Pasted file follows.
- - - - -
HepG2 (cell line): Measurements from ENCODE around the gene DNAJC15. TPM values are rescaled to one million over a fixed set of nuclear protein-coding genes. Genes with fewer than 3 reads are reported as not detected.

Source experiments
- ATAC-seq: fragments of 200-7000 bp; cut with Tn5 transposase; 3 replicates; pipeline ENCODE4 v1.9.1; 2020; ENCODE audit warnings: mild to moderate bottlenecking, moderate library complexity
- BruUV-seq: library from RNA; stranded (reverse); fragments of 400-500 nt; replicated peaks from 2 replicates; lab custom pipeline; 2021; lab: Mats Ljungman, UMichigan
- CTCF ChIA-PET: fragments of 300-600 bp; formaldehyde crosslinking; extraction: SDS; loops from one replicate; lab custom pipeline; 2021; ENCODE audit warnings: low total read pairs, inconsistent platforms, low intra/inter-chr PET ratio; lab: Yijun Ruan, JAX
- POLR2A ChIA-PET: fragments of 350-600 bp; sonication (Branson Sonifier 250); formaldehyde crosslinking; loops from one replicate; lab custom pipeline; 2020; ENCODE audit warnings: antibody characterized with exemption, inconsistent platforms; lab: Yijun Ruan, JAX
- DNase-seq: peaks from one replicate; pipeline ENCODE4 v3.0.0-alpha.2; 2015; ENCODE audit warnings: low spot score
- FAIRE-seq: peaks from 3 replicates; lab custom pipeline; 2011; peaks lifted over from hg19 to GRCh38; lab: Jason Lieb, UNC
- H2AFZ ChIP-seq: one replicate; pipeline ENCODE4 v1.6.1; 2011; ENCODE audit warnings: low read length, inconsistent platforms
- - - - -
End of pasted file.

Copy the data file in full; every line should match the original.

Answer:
HepG2 (cell line): Measurements from ENCODE around the gene DNAJC15. TPM values are rescaled to one million over a fixed set of nuclear protein-coding genes. Genes with fewer than 3 reads are reported as not detected.

Source experiments
- ATAC-seq: fragments of 200-7000 bp; cut with Tn5 transposase; 3 replicates; pipeline ENCODE4 v1.9.1; 2020; ENCODE audit warnings: mild to moderate bottlenecking, moderate library complexity
- BruUV-seq: library from RNA; stranded (reverse); fragments of 400-500 nt; replicated peaks from 2 replicates; lab custom pipeline; 2021; lab: Mats Ljungman, UMichigan
- CTCF ChIA-PET: fragments of 300-600 bp; formaldehyde crosslinking; extraction: SDS; loops from one replicate; lab custom pipeline; 2021; ENCODE audit warnings: low total read pairs, inconsistent platforms, low intra/inter-chr PET ratio; lab: Yijun Ruan, JAX
- POLR2A ChIA-PET: fragments of 350-600 bp; sonication (Branson Sonifier 250); formaldehyde crosslinking; loops from one replicate; lab custom pipeline; 2020; ENCODE audit warnings: antibody characterized with exemption, inconsistent platforms; lab: Yijun Ruan, JAX
- DNase-seq: peaks from one replicate; pipeline ENCODE4 v3.0.0-alpha.2; 2015; ENCODE audit warnings: low spot score
- FAIRE-seq: peaks from 3 replicates; lab custom pipeline; 2011; peaks lifted over from hg19 to GRCh38; lab: Jason Lieb, UNC
- H2AFZ ChIP-seq: one replicate; pipeline ENCODE4 v1.6.1; 2011; ENCODE audit warnings: low read length, inconsistent platforms